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Managing slip ups: weight loss

Sometimes things can get in the way of our goals when we're working towards our weight loss target.

What does 'slip up' mean?

Sometimes when trying to lose weight, it can be common to have a 'slip-up'. This is a term used when you may have done one of the following:

  • Eaten something unhealthy
  • Eaten something you wouldn't usually in your healthy eating routine. For example, you had a slice of chocolate cake after your evening meal instead of fruit.
  • You haven't stuck to your plans for physical activity

Having a slip-up can feel disappointing. But there's almost always something you can learn from it to help you prevent it from happening again.

Why do slip-ups happen?

Slip-ups usually happen when:

  • You're hungry. You may not be eating regular healthy meals or had the time to prepare them.
  • You have no time. We often lead busy lives and it can be difficult sometimes to find a block of time in your day to be active.
  • You're in a situation out of your normal routine, such as being away on holiday.
  • Your expectations of  your dietary plans or how much physical activity you can do are too high or strict. Allow flexibility within your lifestyle so you don't feel overwhelmed or pressured.
  • You have emotions or feelings such as stress, sadness or tiredness
  • You weigh up the pros and cons and make a conscious choice not to do any activity or to eat something unhealthy.

Managing difficult emotions

If you get off track and a slip-up happens, the trick is to not beat yourself up about it and abandon your  weight loss goals altogether.

Slip-ups don't undo your good work if you hit recommended activity levels and eat a healthy diet most of the time. Part of a healthy lifestyle is balance. This can include making less healthy choices sometimes.

Try to avoid 'all or nothing' thinking,  where you see things in black and white. Don't use words such as 'always', or 'never': "I've not met my step goal today, I'll never succeed at reaching my goal."

It's important not to feel like you have fallen off the wagon completely, or say: "I've ruined all my hard work. I feel guilty, I've let myself down." You've only had a small diversion, and you'll get back on your road to a healthier lifestyle.

Instead try to look at slip-ups in a more balanced way.  Positive thinking is the key.   You can still make a healthier choice the next time you:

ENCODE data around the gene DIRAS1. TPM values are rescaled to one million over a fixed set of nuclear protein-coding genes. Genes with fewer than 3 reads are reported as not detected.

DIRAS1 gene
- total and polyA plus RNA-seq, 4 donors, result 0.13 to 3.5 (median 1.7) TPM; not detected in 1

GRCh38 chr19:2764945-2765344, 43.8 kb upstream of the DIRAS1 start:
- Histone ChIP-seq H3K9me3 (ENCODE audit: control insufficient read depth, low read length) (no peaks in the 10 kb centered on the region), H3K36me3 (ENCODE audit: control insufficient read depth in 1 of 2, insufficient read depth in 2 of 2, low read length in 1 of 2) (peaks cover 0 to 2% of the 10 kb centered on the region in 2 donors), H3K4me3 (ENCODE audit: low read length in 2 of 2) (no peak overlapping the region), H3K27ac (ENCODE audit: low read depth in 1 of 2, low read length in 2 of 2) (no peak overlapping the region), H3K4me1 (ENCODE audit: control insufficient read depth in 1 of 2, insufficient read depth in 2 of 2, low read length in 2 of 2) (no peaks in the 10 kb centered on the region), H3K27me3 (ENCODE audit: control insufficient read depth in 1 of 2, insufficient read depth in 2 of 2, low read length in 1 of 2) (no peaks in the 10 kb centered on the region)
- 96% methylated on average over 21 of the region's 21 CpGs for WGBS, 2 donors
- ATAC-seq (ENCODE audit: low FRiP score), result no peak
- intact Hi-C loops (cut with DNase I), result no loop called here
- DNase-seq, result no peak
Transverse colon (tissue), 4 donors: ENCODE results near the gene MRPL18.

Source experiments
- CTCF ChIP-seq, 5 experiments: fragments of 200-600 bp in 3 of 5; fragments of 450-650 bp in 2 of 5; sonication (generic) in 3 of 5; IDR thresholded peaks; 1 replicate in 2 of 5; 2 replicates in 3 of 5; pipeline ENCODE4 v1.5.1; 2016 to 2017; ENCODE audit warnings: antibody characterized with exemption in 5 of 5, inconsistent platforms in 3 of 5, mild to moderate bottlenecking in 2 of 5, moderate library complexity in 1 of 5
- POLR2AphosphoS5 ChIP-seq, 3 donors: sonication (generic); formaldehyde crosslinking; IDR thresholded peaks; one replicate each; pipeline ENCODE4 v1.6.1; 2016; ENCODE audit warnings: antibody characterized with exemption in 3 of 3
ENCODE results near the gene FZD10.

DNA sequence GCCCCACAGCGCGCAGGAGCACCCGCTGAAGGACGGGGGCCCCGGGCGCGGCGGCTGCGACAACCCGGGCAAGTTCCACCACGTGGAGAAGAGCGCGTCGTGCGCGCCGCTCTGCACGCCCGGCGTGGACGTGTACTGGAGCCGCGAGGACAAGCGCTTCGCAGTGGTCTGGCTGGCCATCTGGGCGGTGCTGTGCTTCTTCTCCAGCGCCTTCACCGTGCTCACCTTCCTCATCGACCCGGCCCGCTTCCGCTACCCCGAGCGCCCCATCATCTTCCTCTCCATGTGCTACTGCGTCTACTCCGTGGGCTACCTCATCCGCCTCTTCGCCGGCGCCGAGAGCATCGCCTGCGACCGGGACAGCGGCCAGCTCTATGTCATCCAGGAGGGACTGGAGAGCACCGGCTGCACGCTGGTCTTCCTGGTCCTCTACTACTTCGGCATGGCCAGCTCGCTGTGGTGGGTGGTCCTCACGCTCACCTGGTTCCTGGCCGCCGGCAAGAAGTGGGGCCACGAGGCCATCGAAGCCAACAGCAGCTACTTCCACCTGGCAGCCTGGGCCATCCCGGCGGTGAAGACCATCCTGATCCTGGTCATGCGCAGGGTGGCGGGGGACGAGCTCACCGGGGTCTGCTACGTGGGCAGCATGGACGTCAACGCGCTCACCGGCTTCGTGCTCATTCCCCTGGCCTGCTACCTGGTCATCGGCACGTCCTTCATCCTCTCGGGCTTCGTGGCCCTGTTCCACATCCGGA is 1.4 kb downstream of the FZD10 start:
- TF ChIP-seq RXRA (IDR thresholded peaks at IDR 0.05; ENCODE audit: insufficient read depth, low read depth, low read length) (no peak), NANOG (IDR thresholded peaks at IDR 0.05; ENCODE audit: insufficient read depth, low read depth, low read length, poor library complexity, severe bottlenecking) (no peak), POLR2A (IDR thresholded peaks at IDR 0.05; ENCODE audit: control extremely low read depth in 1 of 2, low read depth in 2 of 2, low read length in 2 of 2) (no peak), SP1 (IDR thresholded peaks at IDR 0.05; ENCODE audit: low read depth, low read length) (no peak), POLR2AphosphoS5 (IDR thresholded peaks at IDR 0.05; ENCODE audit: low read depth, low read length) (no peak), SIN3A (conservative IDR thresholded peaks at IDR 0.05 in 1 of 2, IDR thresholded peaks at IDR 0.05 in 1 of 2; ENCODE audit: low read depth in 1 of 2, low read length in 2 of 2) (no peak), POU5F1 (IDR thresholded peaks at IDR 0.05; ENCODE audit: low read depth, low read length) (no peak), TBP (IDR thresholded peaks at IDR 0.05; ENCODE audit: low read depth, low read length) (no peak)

• Plan to do some exercise. For example:
    • "Even though I missed my step goal yesterday, I've been doing my best and met my goal all the other days this week"
    • "I accept that I overindulged this weekend. But I'll plan ahead and make sure I plan in one extra session of activity this coming mid-week"
  • Sit down to eat. For example:
    • "Even though I've eaten some cake today, I've been doing my best and making healthy eating choices most of the time"
    • "I accept that I've overindulged this weekend. But I'll plan ahead and make healthy meal choices this coming mid-week".

Moving forward after a slip-up

Learning from the experience is one of the most helpful things you can do after you've had a slip-up.  Rather than focusing on what it was, think about:

  • How you'll move forward
  • What you can learn from it
  • How you can respond to it

One way to answer these questions is to come up with a plan to deal with a similar situation. This will help you stay on track with your weight loss goals.

One such plan is the 'If-then' plan. They're a good way of making new habits stick. To give an example:

"If I didn't go for my planned run today ... then I'll make sure I have an extra run around with my kids at the playground"

Find out how to make your own If-then plans

Check your goals are still achievable

A reason why you might be having slip-ups is because your diet or activity goals are too difficult. If you think this is the case, think about breaking your goal down into smaller achievable steps.

You could then tackle these  in the short term to help you get back on track. To give two examples of unrealistic goals:

  • You haven't run for over 2 years but you plan to run every day this month
  • You've put on 10 pounds in weight but you need to lose it by next week

Break these goals down into smaller steps instead. You could follow a running plan you've found online, or plan to lose 1-2 pounds a week.

It means you're building up to your goal and may mean you're less likely to have slip-ups. You're also more likely to continue to work towards your weight loss goals. Find out how to set small, achievable goals.

What's next

Get tips to maintain your weight loss, activity and healthy diet